“I am happy my daughter is involved with this program,” says Tayla’s mom, Jennifer Parr-Rudd. “She wants to go to college and I can’t help her all on my own.”

“The best part of being mentored is having someone to inspire you,” Tayla says. “I am glad to have someone help me get into college, give me good advice and options in order to actually succeed.”

Whether helping a student with an AP project or just talking to them about their summer, each moment for a mentor becomes an opportunity for support and inspiration.

I’m looking forward to the mentor training workshop on Aug. 12. It will provide new and seasoned mentors alike with all the support they’ll need to be a great help to their student. Each mentor will receive the Nevada ASCENT Mentor Training Handbook.

Workshop topics and training include discussion on cross-cultural mentoring relationships, and ways to create safe and trusting relationships and generational communications. We’ll also look at getting mentees college-ready, and strategies for sending more students to college.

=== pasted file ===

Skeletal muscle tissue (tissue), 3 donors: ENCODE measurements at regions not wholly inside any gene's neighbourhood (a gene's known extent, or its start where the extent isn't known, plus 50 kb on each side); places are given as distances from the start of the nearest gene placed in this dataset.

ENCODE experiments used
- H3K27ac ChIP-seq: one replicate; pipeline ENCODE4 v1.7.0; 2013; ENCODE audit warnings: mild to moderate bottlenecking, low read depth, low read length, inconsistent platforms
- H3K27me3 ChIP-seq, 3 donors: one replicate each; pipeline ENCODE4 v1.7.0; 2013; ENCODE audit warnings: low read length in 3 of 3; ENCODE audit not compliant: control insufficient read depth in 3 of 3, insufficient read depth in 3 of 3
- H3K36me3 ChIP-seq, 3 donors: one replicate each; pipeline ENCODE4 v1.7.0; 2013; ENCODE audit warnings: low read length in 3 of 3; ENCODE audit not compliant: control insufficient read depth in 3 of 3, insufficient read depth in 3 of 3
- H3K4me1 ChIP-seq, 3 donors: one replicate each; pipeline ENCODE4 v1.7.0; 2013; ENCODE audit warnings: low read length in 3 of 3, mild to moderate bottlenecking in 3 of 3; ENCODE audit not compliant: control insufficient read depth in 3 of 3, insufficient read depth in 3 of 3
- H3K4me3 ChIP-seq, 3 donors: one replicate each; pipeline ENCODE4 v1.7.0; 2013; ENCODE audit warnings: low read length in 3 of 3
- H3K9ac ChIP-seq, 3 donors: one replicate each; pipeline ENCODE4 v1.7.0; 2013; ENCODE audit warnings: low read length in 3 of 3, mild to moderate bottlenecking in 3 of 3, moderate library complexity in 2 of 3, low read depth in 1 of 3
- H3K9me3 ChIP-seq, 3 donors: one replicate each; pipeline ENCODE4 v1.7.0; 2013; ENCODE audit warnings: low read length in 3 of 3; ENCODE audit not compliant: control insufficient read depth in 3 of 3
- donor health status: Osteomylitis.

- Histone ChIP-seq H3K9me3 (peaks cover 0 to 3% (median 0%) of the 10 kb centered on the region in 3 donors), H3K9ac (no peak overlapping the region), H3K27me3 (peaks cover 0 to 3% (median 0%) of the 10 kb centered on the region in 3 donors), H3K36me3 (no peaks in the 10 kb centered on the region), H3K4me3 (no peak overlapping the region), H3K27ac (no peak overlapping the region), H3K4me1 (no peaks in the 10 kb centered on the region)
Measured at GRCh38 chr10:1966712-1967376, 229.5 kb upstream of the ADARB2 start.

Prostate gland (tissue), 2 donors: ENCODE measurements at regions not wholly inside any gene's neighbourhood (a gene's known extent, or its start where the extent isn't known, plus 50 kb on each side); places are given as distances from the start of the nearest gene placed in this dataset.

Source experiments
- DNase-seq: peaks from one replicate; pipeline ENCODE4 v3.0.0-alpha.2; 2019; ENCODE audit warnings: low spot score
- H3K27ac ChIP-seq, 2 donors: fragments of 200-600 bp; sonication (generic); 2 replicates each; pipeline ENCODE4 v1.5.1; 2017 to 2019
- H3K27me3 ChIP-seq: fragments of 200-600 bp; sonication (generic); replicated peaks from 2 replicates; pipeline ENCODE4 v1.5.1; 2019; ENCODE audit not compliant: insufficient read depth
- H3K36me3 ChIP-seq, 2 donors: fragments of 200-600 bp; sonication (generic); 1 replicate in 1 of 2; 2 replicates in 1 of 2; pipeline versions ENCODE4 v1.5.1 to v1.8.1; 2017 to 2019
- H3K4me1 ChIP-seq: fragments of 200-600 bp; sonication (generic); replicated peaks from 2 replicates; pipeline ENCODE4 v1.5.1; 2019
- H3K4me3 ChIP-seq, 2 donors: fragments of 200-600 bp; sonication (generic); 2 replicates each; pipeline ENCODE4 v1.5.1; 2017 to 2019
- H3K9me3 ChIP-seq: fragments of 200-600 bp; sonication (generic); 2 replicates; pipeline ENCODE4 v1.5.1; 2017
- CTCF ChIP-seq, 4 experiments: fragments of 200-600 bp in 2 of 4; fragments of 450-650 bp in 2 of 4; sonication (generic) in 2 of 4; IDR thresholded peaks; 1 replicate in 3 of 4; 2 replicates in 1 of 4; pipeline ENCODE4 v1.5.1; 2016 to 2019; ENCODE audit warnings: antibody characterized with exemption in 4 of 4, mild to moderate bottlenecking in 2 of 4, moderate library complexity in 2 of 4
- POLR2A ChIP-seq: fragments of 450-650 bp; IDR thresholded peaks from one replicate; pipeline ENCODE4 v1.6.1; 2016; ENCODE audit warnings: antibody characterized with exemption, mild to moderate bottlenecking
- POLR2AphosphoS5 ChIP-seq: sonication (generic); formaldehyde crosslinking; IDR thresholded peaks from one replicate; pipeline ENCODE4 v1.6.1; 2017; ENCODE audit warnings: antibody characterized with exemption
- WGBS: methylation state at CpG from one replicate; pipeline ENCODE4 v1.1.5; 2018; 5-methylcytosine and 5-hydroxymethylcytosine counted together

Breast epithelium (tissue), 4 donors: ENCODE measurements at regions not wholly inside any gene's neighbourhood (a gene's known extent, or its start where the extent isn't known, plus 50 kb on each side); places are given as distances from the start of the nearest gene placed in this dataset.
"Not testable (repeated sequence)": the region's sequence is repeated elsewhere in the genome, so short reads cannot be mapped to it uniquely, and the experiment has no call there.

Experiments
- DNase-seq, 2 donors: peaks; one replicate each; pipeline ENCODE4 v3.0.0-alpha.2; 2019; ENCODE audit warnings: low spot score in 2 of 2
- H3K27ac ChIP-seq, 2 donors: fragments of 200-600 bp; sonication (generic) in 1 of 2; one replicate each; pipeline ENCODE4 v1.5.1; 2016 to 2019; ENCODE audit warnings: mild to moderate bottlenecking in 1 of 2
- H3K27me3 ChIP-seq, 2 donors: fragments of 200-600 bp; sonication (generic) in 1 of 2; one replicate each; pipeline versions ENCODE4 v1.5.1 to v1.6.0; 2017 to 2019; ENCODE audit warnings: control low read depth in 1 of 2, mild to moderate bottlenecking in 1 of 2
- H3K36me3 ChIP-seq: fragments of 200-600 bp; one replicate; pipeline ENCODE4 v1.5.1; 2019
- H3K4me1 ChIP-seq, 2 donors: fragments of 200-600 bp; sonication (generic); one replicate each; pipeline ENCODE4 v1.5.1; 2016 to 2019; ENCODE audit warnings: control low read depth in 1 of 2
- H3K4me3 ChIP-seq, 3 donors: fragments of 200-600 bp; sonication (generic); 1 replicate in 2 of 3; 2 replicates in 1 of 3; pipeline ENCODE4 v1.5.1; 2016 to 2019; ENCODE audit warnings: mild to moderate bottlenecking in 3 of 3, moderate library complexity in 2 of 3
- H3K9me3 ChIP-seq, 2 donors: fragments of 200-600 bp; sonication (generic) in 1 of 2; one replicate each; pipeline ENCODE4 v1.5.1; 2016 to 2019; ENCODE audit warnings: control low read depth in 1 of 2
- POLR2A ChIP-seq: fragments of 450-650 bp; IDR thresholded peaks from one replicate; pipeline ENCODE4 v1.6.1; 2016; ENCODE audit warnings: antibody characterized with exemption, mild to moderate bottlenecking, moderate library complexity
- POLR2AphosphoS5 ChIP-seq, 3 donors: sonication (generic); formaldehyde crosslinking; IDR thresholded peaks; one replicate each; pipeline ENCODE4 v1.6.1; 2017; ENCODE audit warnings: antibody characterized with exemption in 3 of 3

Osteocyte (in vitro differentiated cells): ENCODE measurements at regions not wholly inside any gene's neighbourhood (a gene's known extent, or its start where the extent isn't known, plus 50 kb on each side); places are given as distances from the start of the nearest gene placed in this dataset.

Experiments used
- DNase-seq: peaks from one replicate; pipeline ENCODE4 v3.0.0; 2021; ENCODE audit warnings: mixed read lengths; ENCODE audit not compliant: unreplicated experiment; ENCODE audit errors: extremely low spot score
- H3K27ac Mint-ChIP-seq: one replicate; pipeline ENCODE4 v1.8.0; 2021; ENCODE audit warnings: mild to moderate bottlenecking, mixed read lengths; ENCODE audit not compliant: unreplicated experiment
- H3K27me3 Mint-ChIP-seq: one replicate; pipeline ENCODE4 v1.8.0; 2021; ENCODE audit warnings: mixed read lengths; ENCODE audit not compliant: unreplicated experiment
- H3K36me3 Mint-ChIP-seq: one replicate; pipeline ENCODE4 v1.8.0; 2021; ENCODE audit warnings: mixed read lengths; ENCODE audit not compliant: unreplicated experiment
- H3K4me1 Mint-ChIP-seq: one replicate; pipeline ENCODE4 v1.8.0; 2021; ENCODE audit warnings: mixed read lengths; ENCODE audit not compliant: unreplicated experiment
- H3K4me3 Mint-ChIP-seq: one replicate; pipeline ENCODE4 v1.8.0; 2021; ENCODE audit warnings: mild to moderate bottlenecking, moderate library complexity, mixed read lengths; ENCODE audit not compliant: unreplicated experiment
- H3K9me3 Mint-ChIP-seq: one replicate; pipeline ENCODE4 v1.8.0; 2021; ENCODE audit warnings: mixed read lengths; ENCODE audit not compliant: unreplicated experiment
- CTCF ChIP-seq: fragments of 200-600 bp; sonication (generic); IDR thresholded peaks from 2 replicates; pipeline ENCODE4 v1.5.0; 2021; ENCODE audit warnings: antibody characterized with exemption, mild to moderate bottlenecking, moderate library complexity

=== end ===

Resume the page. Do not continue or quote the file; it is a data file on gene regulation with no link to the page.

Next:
ASCENT always looking for volunteers

ASCENT, an acronym for All Students College Educated in Nevada Today, is a partnership between the University of Nevada, Reno and the Washoe County School District that aims to help high school students seek and succeed in higher education.

The program, based on a model started by the Gates Foundation in Seattle, began at Hug in 2007, with 160 mentor/mentee pairs.

“This is one of many student success services initiatives,” said Fabienne McPhail Naples, associate vice president for Student Success Services. “We want to serve first-generation students, single moms, foster children and other nontraditional students.”